Tyler Cowen at Marginal Revolution has a piece in today's New York Times on the economics of fine dining: In the Language of Gastronomy, Those Michelin Stars Translate as Dollar Signs.
Perhaps the French complain about McDonald’s because they find it so hard to buy their best food at affordable prices. A meal in a Michelin three-star restaurant in Paris can cost $300 or $400 a person, not including wine.
How could food become so expensive? To answer this and other questions, the inaugural meeting of the Society for Quantitative Gastronomy was held in May in Bordeaux, France. The society, founded by a group of young French economists, is bringing scientific measurement to bear on food markets. Their message is that status and image — not just food — play an increasing role in high restaurant prices.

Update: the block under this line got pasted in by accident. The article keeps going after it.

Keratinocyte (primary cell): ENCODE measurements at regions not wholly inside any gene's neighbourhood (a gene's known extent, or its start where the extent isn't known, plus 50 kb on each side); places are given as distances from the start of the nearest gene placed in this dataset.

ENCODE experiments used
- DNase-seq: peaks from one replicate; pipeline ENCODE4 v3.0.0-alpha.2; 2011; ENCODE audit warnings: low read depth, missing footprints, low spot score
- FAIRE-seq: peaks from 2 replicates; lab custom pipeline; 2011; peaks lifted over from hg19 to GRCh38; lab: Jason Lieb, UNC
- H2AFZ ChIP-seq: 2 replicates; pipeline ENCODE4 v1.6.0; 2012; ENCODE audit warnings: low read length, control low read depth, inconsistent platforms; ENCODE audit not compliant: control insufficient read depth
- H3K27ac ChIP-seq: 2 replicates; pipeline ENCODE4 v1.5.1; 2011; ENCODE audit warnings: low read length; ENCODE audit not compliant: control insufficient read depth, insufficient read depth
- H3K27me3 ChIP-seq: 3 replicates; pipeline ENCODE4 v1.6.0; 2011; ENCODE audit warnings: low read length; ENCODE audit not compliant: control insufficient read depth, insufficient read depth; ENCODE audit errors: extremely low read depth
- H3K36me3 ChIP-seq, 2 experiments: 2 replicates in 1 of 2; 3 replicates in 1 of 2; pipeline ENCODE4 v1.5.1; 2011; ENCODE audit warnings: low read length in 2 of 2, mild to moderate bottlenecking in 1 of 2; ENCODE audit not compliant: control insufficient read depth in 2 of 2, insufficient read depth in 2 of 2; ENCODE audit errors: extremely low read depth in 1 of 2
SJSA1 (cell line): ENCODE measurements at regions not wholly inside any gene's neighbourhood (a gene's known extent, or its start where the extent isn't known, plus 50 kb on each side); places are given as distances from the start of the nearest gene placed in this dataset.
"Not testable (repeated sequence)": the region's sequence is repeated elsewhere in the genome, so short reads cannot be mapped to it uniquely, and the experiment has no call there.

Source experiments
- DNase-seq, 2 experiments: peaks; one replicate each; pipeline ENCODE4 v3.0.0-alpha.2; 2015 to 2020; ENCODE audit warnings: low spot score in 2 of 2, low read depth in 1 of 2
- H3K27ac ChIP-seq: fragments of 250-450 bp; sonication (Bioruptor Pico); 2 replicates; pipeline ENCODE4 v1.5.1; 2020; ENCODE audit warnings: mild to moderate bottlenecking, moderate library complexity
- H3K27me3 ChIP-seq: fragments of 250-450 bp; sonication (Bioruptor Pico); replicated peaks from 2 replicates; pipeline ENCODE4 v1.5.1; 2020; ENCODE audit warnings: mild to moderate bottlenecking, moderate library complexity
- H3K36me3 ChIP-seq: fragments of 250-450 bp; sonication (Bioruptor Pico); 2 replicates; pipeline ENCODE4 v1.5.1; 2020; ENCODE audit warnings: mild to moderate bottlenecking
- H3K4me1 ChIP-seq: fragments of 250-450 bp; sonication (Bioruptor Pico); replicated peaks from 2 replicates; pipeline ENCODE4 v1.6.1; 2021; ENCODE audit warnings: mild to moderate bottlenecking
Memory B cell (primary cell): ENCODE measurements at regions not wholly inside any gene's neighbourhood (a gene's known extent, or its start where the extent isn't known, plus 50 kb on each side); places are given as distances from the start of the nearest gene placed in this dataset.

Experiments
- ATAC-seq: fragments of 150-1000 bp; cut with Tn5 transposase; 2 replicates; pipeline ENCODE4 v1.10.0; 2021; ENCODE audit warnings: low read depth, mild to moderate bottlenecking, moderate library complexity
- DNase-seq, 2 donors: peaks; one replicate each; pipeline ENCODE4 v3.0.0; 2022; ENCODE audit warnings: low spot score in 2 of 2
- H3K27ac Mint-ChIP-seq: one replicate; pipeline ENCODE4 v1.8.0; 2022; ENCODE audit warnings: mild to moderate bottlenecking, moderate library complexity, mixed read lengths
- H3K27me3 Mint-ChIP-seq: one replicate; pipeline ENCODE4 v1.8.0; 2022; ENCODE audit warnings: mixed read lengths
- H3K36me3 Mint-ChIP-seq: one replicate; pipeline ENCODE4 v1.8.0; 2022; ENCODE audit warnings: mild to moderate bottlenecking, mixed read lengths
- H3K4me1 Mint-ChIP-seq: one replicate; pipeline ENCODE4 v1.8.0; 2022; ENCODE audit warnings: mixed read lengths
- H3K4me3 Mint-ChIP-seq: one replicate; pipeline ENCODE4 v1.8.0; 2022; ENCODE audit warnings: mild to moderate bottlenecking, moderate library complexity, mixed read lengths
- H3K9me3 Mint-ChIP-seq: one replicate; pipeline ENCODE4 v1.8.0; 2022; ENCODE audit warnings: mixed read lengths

...The expense of fine dining has been rising for decades. From 1950 to 2005, the prices of the highest-quality Parisian meals — defined by the Michelin dining guide categories “very comfortable” to “luxury” — rose a startling 216.8 percent in real terms, adjusting for inflation. By contrast, adjusted for inflation, regular nonluxury food became cheaper in that period. That’s why we can afford to eat so much. The evidence is from “A Paradigm Change in Taste Industries,” (pdf) written by the French economists Christian Barrère, Véronique Chossat and Florine Livat.